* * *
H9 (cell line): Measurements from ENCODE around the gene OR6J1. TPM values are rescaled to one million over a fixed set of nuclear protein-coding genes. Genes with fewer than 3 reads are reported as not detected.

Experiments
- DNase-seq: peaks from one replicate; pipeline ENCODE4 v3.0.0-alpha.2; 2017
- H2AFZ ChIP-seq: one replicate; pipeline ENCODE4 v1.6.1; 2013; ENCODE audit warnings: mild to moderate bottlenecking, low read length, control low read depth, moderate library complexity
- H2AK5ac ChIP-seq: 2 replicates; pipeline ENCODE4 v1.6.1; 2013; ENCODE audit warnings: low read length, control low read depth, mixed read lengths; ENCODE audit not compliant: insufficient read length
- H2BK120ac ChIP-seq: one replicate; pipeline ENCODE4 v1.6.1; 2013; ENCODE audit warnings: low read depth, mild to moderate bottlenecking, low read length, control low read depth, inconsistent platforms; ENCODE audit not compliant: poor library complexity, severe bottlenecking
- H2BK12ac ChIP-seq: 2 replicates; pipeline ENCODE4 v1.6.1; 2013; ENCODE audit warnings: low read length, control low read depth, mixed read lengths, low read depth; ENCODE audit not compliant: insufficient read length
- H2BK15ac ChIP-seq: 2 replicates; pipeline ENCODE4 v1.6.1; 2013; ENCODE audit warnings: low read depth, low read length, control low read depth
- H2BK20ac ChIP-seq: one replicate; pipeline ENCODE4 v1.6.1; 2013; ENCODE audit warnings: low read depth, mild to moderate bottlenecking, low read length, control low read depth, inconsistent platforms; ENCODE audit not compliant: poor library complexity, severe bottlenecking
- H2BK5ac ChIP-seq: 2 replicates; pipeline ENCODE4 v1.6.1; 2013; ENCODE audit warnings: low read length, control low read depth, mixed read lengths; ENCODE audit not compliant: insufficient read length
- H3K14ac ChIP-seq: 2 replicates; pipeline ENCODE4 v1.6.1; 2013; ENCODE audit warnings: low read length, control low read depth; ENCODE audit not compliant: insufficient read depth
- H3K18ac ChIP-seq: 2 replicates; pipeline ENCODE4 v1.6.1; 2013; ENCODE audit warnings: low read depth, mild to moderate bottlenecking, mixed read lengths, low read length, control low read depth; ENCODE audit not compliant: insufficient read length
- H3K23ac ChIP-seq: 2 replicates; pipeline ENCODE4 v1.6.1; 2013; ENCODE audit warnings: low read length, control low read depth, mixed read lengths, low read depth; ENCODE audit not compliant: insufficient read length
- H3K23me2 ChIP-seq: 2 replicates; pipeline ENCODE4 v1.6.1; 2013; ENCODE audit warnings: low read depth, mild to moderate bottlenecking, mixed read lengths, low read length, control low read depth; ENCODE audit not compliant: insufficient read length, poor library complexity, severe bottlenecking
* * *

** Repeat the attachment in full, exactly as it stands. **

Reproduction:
H9 (cell line): Measurements from ENCODE around the gene OR6J1. TPM values are rescaled to one million over a fixed set of nuclear protein-coding genes. Genes with fewer than 3 reads are reported as not detected.

Experiments
- DNase-seq: peaks from one replicate; pipeline ENCODE4 v3.0.0-alpha.2; 2017
- H2AFZ ChIP-seq: one replicate; pipeline ENCODE4 v1.6.1; 2013; ENCODE audit warnings: mild to moderate bottlenecking, low read length, control low read depth, moderate library complexity
- H2AK5ac ChIP-seq: 2 replicates; pipeline ENCODE4 v1.6.1; 2013; ENCODE audit warnings: low read length, control low read depth, mixed read lengths; ENCODE audit not compliant: insufficient read length
- H2BK120ac ChIP-seq: one replicate; pipeline ENCODE4 v1.6.1; 2013; ENCODE audit warnings: low read depth, mild to moderate bottlenecking, low read length, control low read depth, inconsistent platforms; ENCODE audit not compliant: poor library complexity, severe bottlenecking
- H2BK12ac ChIP-seq: 2 replicates; pipeline ENCODE4 v1.6.1; 2013; ENCODE audit warnings: low read length, control low read depth, mixed read lengths, low read depth; ENCODE audit not compliant: insufficient read length
- H2BK15ac ChIP-seq: 2 replicates; pipeline ENCODE4 v1.6.1; 2013; ENCODE audit warnings: low read depth, low read length, control low read depth
- H2BK20ac ChIP-seq: one replicate; pipeline ENCODE4 v1.6.1; 2013; ENCODE audit warnings: low read depth, mild to moderate bottlenecking, low read length, control low read depth, inconsistent platforms; ENCODE audit not compliant: poor library complexity, severe bottlenecking
- H2BK5ac ChIP-seq: 2 replicates; pipeline ENCODE4 v1.6.1; 2013; ENCODE audit warnings: low read length, control low read depth, mixed read lengths; ENCODE audit not compliant: insufficient read length
- H3K14ac ChIP-seq: 2 replicates; pipeline ENCODE4 v1.6.1; 2013; ENCODE audit warnings: low read length, control low read depth; ENCODE audit not compliant: insufficient read depth
- H3K18ac ChIP-seq: 2 replicates; pipeline ENCODE4 v1.6.1; 2013; ENCODE audit warnings: low read depth, mild to moderate bottlenecking, mixed read lengths, low read length, control low read depth; ENCODE audit not compliant: insufficient read length
- H3K23ac ChIP-seq: 2 replicates; pipeline ENCODE4 v1.6.1; 2013; ENCODE audit warnings: low read length, control low read depth, mixed read lengths, low read depth; ENCODE audit not compliant: insufficient read length
- H3K23me2 ChIP-seq: 2 replicates; pipeline ENCODE4 v1.6.1; 2013; ENCODE audit warnings: low read depth, mild to moderate bottlenecking, mixed read lengths, low read length, control low read depth; ENCODE audit not compliant: insufficient read length, poor library complexity, severe bottlenecking